There’s a corner of west-central London that is forever Indian. A statue of Gandhi, marks out Tavistock Square – a tranquil Peace Park where nonviolence seems as natural as its greenery.
If all goes to plan, two more busts of Indians will be added to Gandhi’s — Tagore next year on his 150th birth anniversary and then Noor Inayat Khan in 2012, in leafy Gordon Square.
Of the three it is Noor who is most likely to arouse the curiosity of visitors. Gandhi and Tagore are giants of Indian history — two names that are most famously associated with the universal values of nonviolence and humanism.
Noor’s is a name that defies easy branding. The unlikely heroine of World War II, Noor wrote children’s short-stories and sang Sufi songs. An urge to fight the evil of Nazism led her to join the Women’s Auxiliary Air Force in 1940 and, three years later, the Special Operations Executive (SOE) spy agency created by Churchill to sabotage Hitler’s war.
Trained as a wireless operator, Noor supported the French resistance from Paris and became the last wireless link with London before being betrayed by a French love-rival. She was transported to Dachau concentration camp in Germany under the label ‘nacht und nebel,’ or Night and Fog — a chilling phrase reserved for prisoners who disappeared. She was shot through the back of her neck on the morning of 13th Sept, 1944, at the age of 30. Her last word was, ‘liberte.’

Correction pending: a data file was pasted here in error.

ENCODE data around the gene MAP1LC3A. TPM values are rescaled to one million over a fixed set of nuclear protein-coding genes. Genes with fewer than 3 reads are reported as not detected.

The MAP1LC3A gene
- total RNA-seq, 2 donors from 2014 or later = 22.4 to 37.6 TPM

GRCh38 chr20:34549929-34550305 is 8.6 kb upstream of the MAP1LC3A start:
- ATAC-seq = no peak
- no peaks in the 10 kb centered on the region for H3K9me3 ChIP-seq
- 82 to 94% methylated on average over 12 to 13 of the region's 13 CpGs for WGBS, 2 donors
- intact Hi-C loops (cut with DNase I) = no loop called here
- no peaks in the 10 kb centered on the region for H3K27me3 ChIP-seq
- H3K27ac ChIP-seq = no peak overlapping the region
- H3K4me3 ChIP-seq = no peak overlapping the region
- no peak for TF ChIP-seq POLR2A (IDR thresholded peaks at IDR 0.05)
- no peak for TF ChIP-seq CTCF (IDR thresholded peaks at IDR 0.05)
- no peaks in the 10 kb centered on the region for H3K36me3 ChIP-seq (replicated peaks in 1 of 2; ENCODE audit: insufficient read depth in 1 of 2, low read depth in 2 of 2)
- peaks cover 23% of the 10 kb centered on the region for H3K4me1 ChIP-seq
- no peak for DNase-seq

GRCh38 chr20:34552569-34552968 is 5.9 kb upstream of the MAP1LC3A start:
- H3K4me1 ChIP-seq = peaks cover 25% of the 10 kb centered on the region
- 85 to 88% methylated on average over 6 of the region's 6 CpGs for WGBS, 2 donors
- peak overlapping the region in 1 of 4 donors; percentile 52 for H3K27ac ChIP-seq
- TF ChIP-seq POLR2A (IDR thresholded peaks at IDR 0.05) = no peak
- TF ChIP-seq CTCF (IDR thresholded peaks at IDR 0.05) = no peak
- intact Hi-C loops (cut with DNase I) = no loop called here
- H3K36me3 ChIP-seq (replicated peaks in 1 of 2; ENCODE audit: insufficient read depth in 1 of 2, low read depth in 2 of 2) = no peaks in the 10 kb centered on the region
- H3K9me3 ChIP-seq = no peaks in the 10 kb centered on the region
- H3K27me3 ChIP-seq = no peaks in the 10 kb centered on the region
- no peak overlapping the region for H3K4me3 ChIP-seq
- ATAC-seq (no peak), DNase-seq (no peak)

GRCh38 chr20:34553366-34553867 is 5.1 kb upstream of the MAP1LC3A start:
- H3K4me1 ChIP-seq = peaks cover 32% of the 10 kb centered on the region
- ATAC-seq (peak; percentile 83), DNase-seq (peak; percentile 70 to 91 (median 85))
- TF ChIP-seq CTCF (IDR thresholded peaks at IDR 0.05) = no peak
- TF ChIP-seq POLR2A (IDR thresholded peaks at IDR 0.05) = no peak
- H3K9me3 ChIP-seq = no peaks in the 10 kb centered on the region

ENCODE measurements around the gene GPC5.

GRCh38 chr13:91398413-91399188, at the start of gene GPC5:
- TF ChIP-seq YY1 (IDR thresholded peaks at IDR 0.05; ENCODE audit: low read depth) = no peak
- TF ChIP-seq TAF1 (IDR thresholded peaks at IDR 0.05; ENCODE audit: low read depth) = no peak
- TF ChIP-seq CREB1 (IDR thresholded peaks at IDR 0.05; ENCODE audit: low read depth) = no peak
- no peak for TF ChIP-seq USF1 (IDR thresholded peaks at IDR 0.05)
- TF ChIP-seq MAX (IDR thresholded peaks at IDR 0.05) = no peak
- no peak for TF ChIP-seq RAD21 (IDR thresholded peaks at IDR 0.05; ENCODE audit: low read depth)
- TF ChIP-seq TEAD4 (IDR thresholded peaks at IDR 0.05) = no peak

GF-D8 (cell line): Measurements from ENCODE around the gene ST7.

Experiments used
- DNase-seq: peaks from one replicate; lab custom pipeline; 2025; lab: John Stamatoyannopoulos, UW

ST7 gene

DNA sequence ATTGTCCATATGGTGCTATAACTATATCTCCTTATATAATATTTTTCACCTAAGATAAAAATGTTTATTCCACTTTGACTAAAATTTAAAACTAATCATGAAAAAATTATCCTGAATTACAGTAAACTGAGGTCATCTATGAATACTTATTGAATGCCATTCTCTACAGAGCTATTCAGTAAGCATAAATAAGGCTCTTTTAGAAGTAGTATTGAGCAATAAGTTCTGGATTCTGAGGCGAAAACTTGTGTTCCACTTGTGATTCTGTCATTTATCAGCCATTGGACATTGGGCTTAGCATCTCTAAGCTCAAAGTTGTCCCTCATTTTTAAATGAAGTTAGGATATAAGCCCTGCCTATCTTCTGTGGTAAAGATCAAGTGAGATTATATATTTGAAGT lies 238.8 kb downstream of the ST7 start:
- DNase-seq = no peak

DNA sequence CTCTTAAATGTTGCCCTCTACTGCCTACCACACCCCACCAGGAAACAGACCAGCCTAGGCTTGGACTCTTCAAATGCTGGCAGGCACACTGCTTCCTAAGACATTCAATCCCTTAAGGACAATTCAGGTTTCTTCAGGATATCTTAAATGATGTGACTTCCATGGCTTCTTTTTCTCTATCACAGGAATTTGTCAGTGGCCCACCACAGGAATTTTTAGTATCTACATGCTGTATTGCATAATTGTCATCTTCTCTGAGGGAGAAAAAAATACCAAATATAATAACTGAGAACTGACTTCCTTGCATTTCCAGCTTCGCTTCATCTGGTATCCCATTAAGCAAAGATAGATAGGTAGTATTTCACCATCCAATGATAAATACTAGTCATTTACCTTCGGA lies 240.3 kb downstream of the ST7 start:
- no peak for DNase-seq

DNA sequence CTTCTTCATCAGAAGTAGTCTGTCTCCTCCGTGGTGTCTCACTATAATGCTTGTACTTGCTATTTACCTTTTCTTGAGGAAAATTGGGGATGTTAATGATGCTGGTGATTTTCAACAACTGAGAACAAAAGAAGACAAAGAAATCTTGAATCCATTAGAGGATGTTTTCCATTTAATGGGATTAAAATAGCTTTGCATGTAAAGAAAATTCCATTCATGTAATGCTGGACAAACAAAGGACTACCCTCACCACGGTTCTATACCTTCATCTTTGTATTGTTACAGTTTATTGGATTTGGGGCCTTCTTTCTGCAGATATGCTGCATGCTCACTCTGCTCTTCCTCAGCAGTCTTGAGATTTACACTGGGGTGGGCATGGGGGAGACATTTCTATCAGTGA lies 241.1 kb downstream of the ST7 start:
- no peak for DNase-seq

Noor — like Gandhi and Tagore — represents the universal love of freedom. But unlike the two ponderous men, there’s a lightness about Noor’s legacy that seems to fly in the face of her tragic story.
Gordon Square is where she played as a child, and on a recent afternoon the park lit up magically when the sculptor Karen Newman arrived to choose the spot that will host the bust.
Almost immediately, Newman chose a spot on the northeastern corner that is shaded by trees and yet receives enough sun to light up Noor’s face. Sun and shade it will be for Noor – rather than night and fog.